George Wiedemann:

Can you talk a little bit and explain to us the importance of earned data?

Rebecca Trivella:

Yeah, so I think, well, earned data is a phrase that 3radical have garnered and are trying to help the market understand what we mean, and really evangelical, I would say, about this term, earned data. There is a difference. You could debate how subtle it is, but there is a difference for us between earned data and zero-party data, which is obviously a Forrester term. I think there’s one which is slightly sentimental, which is you’re trying to understand a person. So, just giving them yet another number, third party, second party, first party, zero party, doesn’t, from a sentiment perspective, doesn’t feel right.

Then, from the actual kind of literal perspective, earned data for us is much more about, it’s that permissioned, it’s personal, it’s two-way, it’s this relationship data that Georgie and I spoke about a couple of moments ago. And so there is this, it’s much more about who you are and understanding your needs and your intent and your motivations and that going forward, whereas zero-party data might kind of capture what is relevant to you right here, right now. If you really understand somebody’s needs and motivations and intent, it becomes quite considerably more predictive really. “Why are you buying this from me now?” Versus, “If I really understand you as a person, I might then be able to understand where you might want to interact with us in future,” whether that’s as a holiday or buying a pair of slippers, anything, but irrespective of the product and the service, understand that person very wholeheartedly. It’s much more about the human, the relationship, and seeking to understand the whole.

George Wiedemann:

So, earned then, Rebecca, gets into that area that as I start to interact with the brand and I trust that they’re using my data to serve me and help me and make it personal to me, that’s the earned part, I suppose.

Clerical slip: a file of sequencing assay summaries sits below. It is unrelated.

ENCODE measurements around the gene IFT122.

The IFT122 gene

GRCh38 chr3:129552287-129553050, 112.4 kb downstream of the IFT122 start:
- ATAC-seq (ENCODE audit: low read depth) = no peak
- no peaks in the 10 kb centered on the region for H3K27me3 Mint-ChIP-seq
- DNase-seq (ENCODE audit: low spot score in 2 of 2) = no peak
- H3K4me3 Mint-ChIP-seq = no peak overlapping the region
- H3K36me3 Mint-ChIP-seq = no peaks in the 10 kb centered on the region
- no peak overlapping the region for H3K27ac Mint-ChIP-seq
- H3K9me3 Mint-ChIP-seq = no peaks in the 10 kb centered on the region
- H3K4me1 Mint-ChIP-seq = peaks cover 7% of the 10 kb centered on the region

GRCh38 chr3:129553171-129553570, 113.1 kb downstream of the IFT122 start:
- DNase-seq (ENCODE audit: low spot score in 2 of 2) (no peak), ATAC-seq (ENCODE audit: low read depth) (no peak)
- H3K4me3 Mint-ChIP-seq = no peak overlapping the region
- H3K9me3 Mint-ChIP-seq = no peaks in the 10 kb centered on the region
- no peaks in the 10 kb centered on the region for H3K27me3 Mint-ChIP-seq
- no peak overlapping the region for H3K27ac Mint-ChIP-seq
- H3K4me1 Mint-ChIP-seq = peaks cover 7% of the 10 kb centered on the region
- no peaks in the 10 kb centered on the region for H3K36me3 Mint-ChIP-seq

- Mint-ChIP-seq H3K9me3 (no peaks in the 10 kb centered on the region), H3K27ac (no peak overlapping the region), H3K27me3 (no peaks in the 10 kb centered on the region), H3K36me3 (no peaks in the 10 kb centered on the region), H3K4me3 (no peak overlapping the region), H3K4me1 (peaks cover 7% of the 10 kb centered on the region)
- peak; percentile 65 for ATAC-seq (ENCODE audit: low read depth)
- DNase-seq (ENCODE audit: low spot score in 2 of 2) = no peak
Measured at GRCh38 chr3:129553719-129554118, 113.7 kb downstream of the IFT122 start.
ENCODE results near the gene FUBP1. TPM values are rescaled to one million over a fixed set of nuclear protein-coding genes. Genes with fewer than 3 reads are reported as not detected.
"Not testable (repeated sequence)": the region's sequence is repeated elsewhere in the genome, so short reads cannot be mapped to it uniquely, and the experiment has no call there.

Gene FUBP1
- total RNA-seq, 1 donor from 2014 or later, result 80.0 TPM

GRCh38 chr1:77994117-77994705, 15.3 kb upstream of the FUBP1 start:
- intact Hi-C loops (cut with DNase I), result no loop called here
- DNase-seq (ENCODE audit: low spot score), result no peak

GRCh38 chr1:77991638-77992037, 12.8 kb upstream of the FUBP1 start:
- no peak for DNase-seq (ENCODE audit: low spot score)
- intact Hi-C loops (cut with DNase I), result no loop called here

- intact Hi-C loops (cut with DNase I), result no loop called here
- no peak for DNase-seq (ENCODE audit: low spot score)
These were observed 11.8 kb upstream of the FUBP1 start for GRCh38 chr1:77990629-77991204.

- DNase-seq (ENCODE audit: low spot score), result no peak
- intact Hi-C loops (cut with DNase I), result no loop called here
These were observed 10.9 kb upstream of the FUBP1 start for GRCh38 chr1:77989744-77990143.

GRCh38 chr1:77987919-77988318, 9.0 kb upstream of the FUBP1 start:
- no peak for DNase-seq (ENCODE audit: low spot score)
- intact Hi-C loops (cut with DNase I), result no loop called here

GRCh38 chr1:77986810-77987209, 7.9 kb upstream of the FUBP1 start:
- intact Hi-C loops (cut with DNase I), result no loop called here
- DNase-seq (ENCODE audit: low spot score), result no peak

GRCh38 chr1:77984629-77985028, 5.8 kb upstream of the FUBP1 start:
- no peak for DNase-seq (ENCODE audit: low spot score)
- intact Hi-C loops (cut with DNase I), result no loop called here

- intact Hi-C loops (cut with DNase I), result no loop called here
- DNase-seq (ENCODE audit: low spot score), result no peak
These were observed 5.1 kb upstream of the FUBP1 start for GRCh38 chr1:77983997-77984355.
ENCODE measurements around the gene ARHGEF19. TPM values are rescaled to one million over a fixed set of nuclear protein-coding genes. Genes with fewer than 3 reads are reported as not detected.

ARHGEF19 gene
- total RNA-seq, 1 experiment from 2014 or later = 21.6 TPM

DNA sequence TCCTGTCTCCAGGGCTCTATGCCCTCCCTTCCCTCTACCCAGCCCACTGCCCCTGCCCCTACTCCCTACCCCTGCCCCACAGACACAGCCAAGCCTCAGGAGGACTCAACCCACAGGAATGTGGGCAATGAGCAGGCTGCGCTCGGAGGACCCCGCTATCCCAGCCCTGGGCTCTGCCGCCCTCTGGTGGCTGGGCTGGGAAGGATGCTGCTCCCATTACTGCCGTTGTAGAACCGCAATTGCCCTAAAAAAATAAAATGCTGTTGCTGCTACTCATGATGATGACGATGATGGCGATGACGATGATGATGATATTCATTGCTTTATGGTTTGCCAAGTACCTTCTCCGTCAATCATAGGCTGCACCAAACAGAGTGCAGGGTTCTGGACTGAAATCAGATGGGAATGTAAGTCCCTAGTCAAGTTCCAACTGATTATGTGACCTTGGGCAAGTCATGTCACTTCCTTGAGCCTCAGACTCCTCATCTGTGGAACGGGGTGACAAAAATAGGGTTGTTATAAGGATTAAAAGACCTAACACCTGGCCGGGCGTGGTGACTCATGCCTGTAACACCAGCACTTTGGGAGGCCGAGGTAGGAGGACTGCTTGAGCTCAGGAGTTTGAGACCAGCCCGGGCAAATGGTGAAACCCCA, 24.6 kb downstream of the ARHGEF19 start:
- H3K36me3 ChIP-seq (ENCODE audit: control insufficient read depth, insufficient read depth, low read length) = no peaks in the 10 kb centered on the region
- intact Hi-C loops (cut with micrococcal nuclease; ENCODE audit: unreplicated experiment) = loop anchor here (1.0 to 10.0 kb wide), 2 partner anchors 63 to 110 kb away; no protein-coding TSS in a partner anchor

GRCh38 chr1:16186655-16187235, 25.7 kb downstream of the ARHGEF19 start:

Rebecca Trivella:

Yeah, I think for us as well that earned is also that progressiveness about it, whereas I think zero-party feels very much that in the moment. For us, earned data is constantly seeking to understand more like you would do in any relationship, in any friendship. You don’t meet someone for the first time and ask, try and find out a little bit about them, maybe their family set up, where they live. You asked us where we came from, where in the world we’re sitting. Next time you meet them, you want to understand a little bit more and things change for people.

Earned data for us is very much about creating an environment that’s always on. So, you have this ability not only to garner more information and kind of more data points and more understanding, but you reflect on that and you see whether that’s still true today. I think the climate that we’re living in at the moment and have been for the last couple of years, I feel like it’s maybe never been more true that people are changing. You could have asked, a brand might have been trying to understand me because I bought lots of suits and shirts from them three years ago. Quite frankly, because of COVID, we were more inclined to be buying jogging bottoms and comfortable shoes.

George Wiedemann:

Exactly right.

Rebecca Trivella:

Our needs, our motivations, it changes, and earned data is about respecting that for us.

George Wiedemann:

Great.

Robbie Sexton:

I think it’s also bringing the customer on a journey and building out that relationship as well. You’re understanding the customer at the different areas of their lifecycle, and you’re continuously getting this earned data and that also builds the relationship. How you’re getting that data, it’s almost transparent how you’re getting that information. I think that helps with the relationship building as well.

George Wiedemann:

By the way, Robbie, that’s a perfect kind of segue into the, is how exactly 3radical and Xtremepush are teamed up, and then what exactly, if I’m the client, are you delivering? How is that then? How are you delivering? What are-